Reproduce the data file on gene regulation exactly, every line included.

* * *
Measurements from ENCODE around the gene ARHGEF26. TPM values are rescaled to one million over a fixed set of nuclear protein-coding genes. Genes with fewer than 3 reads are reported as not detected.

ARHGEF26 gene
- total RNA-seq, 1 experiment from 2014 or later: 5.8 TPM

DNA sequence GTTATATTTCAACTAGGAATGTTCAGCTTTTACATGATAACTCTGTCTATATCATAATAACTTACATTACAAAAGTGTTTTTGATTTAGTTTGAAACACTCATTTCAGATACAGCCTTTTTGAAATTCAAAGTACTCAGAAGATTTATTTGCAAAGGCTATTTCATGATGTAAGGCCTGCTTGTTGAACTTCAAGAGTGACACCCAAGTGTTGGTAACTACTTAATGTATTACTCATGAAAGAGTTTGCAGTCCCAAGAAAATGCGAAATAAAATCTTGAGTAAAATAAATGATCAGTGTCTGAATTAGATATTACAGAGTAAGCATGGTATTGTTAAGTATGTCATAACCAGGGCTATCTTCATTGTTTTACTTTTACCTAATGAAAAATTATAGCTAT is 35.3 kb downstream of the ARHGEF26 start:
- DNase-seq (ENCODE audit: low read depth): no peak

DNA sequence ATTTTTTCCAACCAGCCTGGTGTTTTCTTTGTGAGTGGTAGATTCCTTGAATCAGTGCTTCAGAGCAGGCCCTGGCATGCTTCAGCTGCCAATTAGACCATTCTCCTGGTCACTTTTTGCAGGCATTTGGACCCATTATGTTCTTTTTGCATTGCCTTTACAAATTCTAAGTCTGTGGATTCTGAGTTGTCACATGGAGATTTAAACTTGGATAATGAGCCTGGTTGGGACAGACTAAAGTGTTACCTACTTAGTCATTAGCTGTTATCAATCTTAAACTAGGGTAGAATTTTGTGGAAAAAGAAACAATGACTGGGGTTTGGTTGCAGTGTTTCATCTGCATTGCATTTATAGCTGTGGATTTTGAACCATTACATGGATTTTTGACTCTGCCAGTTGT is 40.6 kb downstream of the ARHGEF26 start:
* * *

Measurements from ENCODE around the gene ARHGEF26. TPM values are rescaled to one million over a fixed set of nuclear protein-coding genes. Genes with fewer than 3 reads are reported as not detected.

ARHGEF26 gene
- total RNA-seq, 1 experiment from 2014 or later: 5.8 TPM

DNA sequence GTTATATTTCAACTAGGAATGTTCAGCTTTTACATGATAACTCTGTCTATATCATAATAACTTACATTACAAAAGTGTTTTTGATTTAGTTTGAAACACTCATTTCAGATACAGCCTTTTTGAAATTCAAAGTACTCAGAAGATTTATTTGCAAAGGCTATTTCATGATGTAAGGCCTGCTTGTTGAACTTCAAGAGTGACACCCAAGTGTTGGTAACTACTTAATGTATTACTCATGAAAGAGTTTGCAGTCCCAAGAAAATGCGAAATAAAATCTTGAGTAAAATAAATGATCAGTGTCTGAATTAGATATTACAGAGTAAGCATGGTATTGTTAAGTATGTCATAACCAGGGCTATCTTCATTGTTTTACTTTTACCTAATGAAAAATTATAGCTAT is 35.3 kb downstream of the ARHGEF26 start:
- DNase-seq (ENCODE audit: low read depth): no peak

DNA sequence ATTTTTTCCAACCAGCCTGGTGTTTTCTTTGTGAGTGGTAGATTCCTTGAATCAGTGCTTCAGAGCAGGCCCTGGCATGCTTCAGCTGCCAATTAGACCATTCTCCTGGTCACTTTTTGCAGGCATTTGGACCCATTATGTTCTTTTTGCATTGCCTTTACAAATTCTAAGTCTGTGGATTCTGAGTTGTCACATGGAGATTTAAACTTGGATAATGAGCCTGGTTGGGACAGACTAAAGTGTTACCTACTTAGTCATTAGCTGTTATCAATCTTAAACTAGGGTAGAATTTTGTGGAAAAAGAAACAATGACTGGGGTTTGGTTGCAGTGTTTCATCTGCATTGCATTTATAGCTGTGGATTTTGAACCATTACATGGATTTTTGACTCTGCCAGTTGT is 40.6 kb downstream of the ARHGEF26 start: